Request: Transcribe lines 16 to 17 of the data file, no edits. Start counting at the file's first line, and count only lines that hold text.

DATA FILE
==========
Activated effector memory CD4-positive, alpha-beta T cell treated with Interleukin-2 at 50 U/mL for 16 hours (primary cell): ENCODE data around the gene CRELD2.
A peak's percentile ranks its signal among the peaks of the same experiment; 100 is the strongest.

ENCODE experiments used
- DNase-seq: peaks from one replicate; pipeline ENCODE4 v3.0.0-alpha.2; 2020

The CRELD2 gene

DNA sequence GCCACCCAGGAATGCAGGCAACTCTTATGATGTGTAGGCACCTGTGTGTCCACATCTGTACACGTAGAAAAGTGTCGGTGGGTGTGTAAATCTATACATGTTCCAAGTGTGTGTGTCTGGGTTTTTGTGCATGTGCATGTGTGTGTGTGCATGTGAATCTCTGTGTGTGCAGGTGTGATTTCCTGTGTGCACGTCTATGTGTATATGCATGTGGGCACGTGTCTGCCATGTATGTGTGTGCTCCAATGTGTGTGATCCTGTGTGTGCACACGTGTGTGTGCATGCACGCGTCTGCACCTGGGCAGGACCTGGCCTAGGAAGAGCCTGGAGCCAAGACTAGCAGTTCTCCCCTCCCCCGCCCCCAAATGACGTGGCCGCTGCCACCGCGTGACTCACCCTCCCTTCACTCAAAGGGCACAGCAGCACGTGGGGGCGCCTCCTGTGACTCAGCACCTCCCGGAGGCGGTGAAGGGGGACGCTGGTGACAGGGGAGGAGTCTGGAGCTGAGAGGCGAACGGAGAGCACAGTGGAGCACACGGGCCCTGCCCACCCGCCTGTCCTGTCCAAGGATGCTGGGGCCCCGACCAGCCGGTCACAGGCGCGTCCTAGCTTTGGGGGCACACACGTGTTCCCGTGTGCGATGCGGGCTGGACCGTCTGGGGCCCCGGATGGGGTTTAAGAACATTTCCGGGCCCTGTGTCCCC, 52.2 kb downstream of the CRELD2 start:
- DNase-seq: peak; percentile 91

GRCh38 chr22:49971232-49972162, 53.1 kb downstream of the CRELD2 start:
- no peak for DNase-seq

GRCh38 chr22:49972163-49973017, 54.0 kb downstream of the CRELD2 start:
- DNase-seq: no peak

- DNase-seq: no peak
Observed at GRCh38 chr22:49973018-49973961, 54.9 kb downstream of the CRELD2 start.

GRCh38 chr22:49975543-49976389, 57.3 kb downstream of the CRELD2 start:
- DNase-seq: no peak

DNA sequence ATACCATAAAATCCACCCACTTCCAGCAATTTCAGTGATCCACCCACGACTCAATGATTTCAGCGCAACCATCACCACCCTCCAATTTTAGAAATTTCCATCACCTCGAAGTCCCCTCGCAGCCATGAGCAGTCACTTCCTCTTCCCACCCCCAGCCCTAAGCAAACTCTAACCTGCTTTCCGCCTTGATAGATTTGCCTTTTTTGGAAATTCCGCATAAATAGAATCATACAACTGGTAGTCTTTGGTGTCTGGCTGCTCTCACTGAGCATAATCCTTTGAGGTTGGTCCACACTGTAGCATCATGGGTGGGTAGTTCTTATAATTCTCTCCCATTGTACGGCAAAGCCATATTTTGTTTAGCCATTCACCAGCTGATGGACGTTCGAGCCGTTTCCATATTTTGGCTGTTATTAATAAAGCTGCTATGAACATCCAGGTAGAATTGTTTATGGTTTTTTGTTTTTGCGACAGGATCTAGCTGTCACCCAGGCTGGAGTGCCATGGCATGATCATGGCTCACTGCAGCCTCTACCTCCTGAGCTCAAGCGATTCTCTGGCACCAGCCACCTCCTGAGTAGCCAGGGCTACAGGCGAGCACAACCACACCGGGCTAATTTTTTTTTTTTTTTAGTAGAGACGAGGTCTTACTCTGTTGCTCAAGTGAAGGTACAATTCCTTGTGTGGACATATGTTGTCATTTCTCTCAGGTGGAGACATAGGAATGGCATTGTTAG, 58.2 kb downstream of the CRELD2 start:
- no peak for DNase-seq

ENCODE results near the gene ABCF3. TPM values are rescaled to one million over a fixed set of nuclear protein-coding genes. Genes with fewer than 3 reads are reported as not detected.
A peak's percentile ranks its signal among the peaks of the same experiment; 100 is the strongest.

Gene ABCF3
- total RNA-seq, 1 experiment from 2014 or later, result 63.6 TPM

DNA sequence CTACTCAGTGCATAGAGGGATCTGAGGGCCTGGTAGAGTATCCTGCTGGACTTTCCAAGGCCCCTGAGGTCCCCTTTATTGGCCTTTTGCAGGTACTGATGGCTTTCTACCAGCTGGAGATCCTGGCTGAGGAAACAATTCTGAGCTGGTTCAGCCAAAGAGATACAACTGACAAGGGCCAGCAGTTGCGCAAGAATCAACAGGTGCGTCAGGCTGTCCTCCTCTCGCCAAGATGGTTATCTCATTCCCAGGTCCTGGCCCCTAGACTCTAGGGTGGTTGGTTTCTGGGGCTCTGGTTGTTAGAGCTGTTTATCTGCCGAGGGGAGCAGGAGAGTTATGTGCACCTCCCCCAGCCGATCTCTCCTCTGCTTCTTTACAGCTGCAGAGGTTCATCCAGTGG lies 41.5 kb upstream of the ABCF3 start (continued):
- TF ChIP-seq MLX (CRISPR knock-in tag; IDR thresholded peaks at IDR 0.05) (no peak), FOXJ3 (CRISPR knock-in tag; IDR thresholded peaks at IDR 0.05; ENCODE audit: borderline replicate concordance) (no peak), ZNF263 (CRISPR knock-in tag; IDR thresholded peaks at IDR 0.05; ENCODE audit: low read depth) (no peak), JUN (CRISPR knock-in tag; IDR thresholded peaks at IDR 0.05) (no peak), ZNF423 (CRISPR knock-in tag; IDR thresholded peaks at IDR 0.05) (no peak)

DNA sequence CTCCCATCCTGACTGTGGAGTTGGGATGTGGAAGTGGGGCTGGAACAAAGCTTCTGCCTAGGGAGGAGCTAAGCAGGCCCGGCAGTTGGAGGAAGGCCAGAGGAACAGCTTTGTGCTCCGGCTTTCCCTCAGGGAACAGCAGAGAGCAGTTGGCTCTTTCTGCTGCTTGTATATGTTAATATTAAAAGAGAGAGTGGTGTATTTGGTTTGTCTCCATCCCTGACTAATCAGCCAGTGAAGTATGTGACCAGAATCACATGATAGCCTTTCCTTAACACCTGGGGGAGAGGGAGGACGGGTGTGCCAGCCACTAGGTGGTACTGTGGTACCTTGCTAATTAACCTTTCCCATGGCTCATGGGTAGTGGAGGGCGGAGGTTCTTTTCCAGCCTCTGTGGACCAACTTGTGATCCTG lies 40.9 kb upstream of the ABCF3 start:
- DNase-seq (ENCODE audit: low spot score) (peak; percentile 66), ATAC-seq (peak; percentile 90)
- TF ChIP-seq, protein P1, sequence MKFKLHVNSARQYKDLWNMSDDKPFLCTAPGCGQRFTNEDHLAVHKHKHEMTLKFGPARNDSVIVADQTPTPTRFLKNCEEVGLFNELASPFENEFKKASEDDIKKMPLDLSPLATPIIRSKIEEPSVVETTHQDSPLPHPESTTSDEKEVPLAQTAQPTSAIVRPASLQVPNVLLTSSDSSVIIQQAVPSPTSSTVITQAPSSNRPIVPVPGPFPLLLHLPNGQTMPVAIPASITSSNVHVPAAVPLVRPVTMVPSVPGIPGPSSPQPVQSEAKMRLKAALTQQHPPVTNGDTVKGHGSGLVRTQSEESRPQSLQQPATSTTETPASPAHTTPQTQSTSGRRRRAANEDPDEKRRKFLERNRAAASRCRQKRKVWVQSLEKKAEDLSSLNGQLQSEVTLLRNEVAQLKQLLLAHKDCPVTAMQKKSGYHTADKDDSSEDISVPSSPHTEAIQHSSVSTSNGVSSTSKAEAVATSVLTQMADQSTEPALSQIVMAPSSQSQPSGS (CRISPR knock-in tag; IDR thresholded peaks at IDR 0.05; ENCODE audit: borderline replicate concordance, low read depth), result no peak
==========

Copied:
DNA sequence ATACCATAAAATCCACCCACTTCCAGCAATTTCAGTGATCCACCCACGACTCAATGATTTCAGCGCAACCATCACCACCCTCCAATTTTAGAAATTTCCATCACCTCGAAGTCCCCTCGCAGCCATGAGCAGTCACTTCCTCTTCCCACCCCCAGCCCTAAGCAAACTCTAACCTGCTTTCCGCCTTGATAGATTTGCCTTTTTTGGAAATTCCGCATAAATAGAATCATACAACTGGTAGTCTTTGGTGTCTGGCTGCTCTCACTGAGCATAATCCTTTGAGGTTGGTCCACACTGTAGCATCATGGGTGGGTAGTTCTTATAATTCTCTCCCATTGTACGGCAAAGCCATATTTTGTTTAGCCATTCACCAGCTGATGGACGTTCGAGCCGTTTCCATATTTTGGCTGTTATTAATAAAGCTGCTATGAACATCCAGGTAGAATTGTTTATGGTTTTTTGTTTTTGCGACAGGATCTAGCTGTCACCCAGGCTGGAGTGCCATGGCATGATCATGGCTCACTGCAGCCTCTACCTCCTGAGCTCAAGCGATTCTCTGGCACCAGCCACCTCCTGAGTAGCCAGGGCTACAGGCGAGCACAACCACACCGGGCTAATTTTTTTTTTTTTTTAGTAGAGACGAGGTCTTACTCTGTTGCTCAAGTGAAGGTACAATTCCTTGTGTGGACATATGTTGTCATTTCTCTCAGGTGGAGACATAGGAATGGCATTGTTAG, 58.2 kb downstream of the CRELD2 start:
- no peak for DNase-seq